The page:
Exclusive: Russia considers extra $17 billion bailout for two rescued banks - sources

MOSCOW (Reuters) - Russia’s central bank is considering pumping more than 1 trillion rubles ($17 billion) into two banks it first bailed out last year to shore up their balance sheets, three sources familiar with the discussion told Reuters.

FILE PHOTO: A man walks out of the Russia's B&N Bank headquarters in central Moscow, Russia September 20, 2017. REUTERS/Grigory Dukor/File Photo

Russian banks have been hard hit by the fallout from Western sanctions over Russia’s annexation of Crimea in 2014 and the economic impact of a sharp fall in oil prices on the country’s foreign currency earnings.

The central bank bailed out private banks Otkritie, B&N Bank and Promsvyazbank in 2017 and shut dozens of smaller lenders as part of a broader clean-up of a sector weakened by mounting bad loans and deposit outflows.

By the end of 2017, the central bank had provided more than 1.5 trillion rubles to improve the liquidity and capital of the three banks. Some of that money has been reimbursed but Otkritie has already said it needs more.

The 1 trillion rouble capital injection now under discussion is for Otkritie’s Trust and B&N’s Rost subsidiaries and would come on top of the money already disbursed, a source close to one of the banks said.

On Thursday, Otkritie said Trust and Rost - both burdened by a large amount of toxic loans - were set to be recapitalized soon as a part of a process to merge them into a single entity grouping the bad loans from both lenders.

Two other sources at rival lenders confirmed the central bank was considering providing the additional funds - equivalent to 11 percent of the Russian banking sector’s capital.

All three sources said discussions were still underway and a final decision on the size of the capital injection had not yet been taken. The central bank and Otkritie did not respond to requests for comment. B&N declined to comment.

The governor of Russia’s central bank, Elvira Nabiullina, is a close ally of President Vladimir Putin, who is on track to be re-elected in an election on Sunday.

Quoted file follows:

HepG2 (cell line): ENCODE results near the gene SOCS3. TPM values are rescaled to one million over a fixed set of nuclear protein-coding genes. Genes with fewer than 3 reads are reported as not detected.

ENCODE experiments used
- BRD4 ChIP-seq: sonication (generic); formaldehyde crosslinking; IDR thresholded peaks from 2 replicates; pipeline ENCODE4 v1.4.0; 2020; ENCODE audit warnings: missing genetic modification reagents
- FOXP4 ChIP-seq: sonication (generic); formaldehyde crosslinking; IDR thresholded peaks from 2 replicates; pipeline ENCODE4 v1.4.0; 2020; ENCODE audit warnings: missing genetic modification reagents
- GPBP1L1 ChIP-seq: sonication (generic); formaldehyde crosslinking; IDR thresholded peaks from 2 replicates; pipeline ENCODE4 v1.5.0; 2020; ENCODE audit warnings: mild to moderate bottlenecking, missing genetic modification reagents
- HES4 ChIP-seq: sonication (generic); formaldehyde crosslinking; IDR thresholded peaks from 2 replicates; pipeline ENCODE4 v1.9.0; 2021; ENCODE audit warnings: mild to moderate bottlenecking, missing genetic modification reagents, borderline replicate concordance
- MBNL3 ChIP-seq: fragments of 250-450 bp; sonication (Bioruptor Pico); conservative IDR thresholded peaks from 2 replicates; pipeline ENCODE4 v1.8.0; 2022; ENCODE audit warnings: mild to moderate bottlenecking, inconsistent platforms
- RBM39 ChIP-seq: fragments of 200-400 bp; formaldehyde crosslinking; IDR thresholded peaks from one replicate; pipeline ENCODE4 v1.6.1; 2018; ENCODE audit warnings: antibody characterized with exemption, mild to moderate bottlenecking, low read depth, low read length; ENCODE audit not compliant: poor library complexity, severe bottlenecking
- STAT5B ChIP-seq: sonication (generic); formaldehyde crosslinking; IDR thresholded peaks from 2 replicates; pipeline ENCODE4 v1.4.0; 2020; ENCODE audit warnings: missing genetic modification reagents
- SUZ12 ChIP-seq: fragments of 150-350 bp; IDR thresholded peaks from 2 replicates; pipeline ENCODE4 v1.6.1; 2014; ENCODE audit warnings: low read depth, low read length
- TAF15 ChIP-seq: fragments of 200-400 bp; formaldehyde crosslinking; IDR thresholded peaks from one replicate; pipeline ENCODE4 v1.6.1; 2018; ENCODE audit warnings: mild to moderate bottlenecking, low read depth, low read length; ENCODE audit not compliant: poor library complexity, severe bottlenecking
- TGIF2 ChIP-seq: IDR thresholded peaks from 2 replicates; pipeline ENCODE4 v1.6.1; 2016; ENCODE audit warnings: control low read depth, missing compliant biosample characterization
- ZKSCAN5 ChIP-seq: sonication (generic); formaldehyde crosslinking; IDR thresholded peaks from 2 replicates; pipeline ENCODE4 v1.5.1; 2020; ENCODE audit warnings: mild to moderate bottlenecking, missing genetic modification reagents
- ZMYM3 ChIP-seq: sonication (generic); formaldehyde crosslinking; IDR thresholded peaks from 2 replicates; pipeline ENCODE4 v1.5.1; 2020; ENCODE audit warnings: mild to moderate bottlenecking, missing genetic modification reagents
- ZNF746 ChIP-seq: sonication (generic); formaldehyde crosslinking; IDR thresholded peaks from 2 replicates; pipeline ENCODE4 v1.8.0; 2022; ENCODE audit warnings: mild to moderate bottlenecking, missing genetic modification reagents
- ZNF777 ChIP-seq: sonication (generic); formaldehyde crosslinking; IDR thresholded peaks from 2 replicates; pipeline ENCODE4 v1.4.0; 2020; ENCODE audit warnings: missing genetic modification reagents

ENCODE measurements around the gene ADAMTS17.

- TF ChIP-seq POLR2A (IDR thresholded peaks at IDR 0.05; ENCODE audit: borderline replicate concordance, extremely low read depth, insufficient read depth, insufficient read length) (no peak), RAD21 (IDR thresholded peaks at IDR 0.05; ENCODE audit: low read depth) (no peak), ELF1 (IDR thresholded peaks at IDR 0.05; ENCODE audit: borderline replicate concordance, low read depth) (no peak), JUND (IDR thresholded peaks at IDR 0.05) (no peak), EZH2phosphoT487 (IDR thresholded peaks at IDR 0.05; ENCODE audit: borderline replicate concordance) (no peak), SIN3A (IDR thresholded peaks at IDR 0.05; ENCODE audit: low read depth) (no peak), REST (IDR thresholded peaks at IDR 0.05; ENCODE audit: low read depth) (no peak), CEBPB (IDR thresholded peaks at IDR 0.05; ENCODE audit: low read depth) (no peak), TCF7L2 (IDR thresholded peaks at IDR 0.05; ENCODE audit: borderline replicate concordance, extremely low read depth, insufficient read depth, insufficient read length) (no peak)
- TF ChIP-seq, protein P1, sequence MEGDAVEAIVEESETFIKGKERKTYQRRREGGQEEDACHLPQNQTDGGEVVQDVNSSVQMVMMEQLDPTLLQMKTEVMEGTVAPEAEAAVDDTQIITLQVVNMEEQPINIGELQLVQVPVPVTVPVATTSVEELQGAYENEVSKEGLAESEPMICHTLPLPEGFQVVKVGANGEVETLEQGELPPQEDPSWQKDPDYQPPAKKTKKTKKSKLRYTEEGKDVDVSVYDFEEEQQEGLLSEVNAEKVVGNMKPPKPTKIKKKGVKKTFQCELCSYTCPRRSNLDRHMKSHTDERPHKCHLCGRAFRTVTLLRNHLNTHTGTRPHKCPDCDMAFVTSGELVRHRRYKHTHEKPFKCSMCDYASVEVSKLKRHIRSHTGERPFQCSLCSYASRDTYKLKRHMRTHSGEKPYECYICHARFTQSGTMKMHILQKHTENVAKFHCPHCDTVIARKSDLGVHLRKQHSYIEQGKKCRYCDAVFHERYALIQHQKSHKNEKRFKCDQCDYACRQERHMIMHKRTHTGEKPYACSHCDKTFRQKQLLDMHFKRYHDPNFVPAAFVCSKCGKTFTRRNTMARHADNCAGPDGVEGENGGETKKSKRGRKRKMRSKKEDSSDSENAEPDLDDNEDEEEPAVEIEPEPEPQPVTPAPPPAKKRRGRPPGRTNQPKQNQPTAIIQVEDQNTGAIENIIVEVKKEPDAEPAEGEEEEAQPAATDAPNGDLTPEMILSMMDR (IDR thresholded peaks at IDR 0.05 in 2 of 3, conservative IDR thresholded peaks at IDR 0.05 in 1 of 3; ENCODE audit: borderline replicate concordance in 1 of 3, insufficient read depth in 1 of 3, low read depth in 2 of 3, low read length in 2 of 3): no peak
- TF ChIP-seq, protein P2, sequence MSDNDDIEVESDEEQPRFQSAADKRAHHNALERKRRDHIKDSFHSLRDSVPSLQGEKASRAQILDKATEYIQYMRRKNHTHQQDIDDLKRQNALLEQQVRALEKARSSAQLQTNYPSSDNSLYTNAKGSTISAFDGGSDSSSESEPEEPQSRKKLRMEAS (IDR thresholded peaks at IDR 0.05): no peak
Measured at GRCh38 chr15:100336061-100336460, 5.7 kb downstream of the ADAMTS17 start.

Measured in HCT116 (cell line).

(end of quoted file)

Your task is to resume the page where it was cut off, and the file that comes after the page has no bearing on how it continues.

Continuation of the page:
Since she took up her post in 2013, Nabiullina has implemented stricter banking regulation and cracked down on poorly managed and undercapitalized banks.

Nearly 350 banks have lost their licenses and 35 lenders have been rescued, according to a report published in October by ratings agency Fitch.

Nabiullina has said bad loans in the banking sector amount to 5.3 trillion rubles, or less than 10 percent of outstanding loans, and do not pose a systemic risk.

The extra money for Otkritie and B&N is likely to come from a new central bank rescue fund set up last year called the Banking Sector Consolidation Fund.

It is financed from the central bank’s own funds, which come either from printing new money or, to a far lesser extent, from profit the regulator makes on its financial operations.

Some banking sources have said a large injection of cash into the banks could distort Russia’s money supply and inflation rate, potentially having an impact on the central bank’s key policy rates.

The central bank has repeatedly said bailouts from the rescue fund will not add new money to the market because the money would only circulate between the fund and rescued lenders.

($1 = 57.5342 rubles)

Writing by Katya Golubkova; editing by Silvia Aloisi and David Clarke